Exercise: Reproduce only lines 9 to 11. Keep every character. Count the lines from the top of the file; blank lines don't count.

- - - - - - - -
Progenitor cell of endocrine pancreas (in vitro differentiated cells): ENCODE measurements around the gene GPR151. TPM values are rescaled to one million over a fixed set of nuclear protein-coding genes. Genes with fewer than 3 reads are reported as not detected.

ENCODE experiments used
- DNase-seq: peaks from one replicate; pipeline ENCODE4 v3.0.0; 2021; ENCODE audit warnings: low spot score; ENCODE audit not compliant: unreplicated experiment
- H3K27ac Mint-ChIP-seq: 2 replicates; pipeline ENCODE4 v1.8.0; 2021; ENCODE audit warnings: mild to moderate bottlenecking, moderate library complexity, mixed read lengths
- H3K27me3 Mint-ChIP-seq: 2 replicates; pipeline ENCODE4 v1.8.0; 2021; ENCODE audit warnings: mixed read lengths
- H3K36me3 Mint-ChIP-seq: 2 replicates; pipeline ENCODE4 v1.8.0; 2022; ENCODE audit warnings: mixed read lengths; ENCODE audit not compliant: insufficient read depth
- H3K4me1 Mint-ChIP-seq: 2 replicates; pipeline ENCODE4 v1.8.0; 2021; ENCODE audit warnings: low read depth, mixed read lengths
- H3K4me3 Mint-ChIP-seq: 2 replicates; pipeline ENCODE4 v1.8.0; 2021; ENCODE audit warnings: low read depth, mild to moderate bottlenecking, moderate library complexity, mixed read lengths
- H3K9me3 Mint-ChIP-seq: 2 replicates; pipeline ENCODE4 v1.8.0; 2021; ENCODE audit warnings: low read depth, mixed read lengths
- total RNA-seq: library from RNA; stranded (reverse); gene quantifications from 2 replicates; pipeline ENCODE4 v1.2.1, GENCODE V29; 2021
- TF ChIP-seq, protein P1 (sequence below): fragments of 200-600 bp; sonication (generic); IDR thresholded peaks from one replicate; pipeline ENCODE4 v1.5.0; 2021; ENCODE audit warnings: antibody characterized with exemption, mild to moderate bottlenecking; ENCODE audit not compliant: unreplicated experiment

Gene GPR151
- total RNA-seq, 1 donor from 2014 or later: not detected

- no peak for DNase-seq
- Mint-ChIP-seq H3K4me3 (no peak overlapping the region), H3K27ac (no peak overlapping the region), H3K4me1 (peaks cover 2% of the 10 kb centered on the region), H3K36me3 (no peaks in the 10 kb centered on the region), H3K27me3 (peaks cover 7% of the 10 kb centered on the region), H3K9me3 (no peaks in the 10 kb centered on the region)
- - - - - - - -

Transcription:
- H3K9me3 Mint-ChIP-seq: 2 replicates; pipeline ENCODE4 v1.8.0; 2021; ENCODE audit warnings: low read depth, mixed read lengths
- total RNA-seq: library from RNA; stranded (reverse); gene quantifications from 2 replicates; pipeline ENCODE4 v1.2.1, GENCODE V29; 2021
- TF ChIP-seq, protein P1 (sequence below): fragments of 200-600 bp; sonication (generic); IDR thresholded peaks from one replicate; pipeline ENCODE4 v1.5.0; 2021; ENCODE audit warnings: antibody characterized with exemption, mild to moderate bottlenecking; ENCODE audit not compliant: unreplicated experiment